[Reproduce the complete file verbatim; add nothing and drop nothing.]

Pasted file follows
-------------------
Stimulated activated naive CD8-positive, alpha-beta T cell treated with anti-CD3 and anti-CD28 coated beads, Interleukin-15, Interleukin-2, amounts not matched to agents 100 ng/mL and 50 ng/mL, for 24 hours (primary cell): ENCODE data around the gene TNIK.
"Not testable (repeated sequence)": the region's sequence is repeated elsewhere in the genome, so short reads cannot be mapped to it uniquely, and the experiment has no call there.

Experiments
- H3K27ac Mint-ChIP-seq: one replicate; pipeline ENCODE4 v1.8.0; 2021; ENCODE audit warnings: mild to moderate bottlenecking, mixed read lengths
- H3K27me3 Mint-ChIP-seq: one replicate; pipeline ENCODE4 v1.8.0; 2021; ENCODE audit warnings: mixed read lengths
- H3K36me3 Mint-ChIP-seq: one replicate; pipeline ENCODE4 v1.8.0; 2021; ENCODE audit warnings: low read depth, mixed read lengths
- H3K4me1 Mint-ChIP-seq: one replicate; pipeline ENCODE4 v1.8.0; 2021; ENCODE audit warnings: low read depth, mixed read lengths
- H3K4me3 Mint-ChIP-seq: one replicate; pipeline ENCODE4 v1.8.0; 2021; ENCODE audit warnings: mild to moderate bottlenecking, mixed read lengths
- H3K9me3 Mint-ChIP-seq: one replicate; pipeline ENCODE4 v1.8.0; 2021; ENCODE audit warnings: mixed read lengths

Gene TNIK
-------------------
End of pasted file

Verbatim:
Stimulated activated naive CD8-positive, alpha-beta T cell treated with anti-CD3 and anti-CD28 coated beads, Interleukin-15, Interleukin-2, amounts not matched to agents 100 ng/mL and 50 ng/mL, for 24 hours (primary cell): ENCODE data around the gene TNIK.
"Not testable (repeated sequence)": the region's sequence is repeated elsewhere in the genome, so short reads cannot be mapped to it uniquely, and the experiment has no call there.

Experiments
- H3K27ac Mint-ChIP-seq: one replicate; pipeline ENCODE4 v1.8.0; 2021; ENCODE audit warnings: mild to moderate bottlenecking, mixed read lengths
- H3K27me3 Mint-ChIP-seq: one replicate; pipeline ENCODE4 v1.8.0; 2021; ENCODE audit warnings: mixed read lengths
- H3K36me3 Mint-ChIP-seq: one replicate; pipeline ENCODE4 v1.8.0; 2021; ENCODE audit warnings: low read depth, mixed read lengths
- H3K4me1 Mint-ChIP-seq: one replicate; pipeline ENCODE4 v1.8.0; 2021; ENCODE audit warnings: low read depth, mixed read lengths
- H3K4me3 Mint-ChIP-seq: one replicate; pipeline ENCODE4 v1.8.0; 2021; ENCODE audit warnings: mild to moderate bottlenecking, mixed read lengths
- H3K9me3 Mint-ChIP-seq: one replicate; pipeline ENCODE4 v1.8.0; 2021; ENCODE audit warnings: mixed read lengths

Gene TNIK